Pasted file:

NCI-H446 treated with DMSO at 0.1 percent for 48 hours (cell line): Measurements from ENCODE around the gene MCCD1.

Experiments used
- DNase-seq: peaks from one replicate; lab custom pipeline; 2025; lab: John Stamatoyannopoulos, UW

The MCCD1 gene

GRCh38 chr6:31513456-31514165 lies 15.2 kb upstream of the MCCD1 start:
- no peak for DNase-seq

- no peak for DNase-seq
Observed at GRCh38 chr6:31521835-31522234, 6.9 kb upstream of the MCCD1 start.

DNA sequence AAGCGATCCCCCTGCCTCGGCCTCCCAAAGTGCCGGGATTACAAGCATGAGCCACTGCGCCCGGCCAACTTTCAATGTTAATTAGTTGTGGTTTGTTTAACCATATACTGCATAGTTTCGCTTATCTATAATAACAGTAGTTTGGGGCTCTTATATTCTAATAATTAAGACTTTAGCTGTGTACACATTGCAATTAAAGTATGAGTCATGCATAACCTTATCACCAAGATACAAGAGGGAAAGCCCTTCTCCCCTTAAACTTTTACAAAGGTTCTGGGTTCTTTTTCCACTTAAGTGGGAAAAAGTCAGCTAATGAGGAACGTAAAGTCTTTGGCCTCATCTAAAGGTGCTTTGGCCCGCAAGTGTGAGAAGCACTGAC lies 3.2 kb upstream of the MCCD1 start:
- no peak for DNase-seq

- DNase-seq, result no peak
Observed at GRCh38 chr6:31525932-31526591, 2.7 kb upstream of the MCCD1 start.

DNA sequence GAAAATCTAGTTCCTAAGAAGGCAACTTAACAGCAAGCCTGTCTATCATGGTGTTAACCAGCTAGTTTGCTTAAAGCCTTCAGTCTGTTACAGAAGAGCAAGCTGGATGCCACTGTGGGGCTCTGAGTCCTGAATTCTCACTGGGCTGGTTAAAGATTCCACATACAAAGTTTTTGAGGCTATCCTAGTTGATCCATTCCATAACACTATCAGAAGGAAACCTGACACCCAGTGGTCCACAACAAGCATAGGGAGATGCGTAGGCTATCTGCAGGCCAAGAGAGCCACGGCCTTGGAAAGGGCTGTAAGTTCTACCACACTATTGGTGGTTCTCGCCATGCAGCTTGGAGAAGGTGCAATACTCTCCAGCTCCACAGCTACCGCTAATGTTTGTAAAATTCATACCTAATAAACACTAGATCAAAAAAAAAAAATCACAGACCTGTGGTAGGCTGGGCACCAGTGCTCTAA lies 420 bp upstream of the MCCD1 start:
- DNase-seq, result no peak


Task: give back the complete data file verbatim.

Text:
NCI-H446 treated with DMSO at 0.1 percent for 48 hours (cell line): Measurements from ENCODE around the gene MCCD1.

Experiments used
- DNase-seq: peaks from one replicate; lab custom pipeline; 2025; lab: John Stamatoyannopoulos, UW

The MCCD1 gene

GRCh38 chr6:31513456-31514165 lies 15.2 kb upstream of the MCCD1 start:
- no peak for DNase-seq

- no peak for DNase-seq
Observed at GRCh38 chr6:31521835-31522234, 6.9 kb upstream of the MCCD1 start.

DNA sequence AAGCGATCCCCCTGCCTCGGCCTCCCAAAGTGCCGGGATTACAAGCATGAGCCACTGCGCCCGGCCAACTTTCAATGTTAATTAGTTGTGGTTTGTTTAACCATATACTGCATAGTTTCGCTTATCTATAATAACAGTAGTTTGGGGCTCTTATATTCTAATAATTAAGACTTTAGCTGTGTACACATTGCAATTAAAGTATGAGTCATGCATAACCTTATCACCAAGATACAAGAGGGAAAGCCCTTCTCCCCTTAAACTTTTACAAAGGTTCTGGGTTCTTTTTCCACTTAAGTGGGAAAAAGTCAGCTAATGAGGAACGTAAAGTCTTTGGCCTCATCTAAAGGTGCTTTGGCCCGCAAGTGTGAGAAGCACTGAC lies 3.2 kb upstream of the MCCD1 start:
- no peak for DNase-seq

- DNase-seq, result no peak
Observed at GRCh38 chr6:31525932-31526591, 2.7 kb upstream of the MCCD1 start.

DNA sequence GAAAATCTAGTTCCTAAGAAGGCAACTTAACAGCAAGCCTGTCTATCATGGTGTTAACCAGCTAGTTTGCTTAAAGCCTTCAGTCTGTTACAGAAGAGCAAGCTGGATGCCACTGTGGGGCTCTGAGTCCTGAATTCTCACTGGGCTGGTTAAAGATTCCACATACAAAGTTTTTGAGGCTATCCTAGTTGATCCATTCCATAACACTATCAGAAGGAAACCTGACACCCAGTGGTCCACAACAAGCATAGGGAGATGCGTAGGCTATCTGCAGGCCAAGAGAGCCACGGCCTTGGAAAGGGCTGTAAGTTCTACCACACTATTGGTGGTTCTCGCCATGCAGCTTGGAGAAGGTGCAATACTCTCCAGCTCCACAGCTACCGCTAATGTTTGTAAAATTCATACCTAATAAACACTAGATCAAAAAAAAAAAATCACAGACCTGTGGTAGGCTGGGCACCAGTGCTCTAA lies 420 bp upstream of the MCCD1 start:
- DNase-seq, result no peak